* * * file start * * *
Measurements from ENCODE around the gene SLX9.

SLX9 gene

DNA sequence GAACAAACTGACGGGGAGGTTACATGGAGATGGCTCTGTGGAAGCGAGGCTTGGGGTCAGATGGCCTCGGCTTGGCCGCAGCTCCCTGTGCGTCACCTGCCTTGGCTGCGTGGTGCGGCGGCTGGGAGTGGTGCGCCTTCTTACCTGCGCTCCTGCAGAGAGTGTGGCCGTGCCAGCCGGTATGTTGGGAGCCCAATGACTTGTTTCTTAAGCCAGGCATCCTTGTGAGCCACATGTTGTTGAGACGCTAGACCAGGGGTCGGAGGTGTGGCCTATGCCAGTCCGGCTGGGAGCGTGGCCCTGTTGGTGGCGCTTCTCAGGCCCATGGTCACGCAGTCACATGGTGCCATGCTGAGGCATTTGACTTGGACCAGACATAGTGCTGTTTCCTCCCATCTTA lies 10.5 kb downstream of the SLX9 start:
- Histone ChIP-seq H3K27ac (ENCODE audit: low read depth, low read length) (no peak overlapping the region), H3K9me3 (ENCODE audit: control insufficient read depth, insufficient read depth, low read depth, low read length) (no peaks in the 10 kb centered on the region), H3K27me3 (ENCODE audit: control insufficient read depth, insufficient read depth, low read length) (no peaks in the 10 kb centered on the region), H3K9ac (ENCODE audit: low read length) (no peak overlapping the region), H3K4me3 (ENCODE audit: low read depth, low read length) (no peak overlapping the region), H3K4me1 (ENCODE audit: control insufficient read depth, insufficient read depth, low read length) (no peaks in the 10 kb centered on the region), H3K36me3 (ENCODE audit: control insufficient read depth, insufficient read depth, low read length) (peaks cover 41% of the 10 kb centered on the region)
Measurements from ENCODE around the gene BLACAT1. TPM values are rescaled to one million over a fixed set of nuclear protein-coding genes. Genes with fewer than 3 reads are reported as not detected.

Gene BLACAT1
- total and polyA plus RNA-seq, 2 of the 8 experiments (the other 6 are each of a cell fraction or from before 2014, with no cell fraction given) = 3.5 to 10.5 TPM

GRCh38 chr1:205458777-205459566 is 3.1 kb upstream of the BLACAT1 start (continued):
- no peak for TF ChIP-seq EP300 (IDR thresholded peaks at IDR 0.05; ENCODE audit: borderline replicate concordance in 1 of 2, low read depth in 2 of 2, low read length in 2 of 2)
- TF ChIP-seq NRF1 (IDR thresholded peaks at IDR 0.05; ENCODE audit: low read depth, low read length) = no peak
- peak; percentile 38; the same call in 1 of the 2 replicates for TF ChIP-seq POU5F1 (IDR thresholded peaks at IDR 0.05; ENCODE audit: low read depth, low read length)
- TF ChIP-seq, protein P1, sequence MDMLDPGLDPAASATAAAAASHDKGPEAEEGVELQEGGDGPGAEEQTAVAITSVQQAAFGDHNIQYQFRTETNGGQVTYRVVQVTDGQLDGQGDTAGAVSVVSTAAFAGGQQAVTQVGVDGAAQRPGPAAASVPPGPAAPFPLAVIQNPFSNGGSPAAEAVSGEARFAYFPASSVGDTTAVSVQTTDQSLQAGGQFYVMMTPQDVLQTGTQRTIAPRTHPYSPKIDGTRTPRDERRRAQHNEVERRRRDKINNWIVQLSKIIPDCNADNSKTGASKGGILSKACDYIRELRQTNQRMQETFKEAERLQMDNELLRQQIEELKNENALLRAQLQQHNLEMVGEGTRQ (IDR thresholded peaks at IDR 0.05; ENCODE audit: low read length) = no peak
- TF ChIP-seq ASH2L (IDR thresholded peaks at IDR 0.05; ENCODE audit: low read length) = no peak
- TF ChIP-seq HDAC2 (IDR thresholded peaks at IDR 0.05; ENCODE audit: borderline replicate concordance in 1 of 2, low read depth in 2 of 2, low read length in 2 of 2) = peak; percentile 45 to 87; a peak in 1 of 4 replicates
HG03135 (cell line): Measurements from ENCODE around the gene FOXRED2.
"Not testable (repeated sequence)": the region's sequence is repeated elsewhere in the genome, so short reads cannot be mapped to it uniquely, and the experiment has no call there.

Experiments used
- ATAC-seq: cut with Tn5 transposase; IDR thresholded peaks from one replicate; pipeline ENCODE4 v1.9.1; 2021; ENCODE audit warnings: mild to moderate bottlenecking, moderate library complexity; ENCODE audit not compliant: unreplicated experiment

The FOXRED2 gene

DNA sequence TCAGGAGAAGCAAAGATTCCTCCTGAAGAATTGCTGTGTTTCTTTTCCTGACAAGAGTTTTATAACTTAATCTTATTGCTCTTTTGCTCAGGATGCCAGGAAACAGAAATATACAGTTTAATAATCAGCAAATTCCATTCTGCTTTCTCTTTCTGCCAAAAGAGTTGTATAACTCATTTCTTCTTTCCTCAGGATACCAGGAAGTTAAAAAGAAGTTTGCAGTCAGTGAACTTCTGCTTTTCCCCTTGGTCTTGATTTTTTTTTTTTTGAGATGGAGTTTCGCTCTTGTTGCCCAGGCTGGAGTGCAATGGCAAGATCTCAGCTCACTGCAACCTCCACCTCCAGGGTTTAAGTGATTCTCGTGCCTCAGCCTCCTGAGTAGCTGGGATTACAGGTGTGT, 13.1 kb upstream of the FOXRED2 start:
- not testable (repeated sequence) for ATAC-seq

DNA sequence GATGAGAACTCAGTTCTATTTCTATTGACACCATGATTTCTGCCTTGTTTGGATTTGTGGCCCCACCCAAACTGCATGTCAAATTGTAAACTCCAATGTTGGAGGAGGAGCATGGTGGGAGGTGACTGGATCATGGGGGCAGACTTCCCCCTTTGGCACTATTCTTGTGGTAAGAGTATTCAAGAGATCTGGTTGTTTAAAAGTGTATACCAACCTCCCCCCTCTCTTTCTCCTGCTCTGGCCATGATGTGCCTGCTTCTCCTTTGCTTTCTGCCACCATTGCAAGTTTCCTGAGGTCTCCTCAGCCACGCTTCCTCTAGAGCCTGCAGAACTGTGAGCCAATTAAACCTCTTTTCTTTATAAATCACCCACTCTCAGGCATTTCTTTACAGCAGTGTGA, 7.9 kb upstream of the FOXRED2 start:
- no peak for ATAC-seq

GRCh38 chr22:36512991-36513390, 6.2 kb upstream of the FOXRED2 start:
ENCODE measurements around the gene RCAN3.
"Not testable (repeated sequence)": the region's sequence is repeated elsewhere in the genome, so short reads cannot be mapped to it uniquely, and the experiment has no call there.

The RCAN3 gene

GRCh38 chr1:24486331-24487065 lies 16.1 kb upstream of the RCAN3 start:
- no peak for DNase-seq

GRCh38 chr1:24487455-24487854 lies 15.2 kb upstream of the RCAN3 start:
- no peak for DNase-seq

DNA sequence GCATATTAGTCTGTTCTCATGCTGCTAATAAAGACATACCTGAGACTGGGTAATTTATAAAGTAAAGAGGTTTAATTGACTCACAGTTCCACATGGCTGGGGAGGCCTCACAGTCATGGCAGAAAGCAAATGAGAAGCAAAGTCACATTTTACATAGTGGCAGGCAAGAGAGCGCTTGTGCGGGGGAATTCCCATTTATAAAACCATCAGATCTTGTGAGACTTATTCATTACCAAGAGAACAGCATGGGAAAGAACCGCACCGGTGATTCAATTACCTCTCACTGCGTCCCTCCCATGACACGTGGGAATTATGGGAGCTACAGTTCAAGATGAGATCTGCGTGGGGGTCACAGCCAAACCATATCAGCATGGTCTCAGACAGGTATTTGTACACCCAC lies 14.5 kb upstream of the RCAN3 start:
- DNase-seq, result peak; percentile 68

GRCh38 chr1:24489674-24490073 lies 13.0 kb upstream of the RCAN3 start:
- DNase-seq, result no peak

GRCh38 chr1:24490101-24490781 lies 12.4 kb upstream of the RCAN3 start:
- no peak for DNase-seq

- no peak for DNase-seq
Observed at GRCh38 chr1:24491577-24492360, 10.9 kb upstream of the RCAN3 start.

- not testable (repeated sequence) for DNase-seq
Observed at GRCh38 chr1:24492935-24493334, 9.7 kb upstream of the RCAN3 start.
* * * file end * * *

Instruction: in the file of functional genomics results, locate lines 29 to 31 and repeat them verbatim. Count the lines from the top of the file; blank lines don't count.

- no peak for DNase-seq

GRCh38 chr1:24487455-24487854 lies 15.2 kb upstream of the RCAN3 start:
- no peak for DNase-seq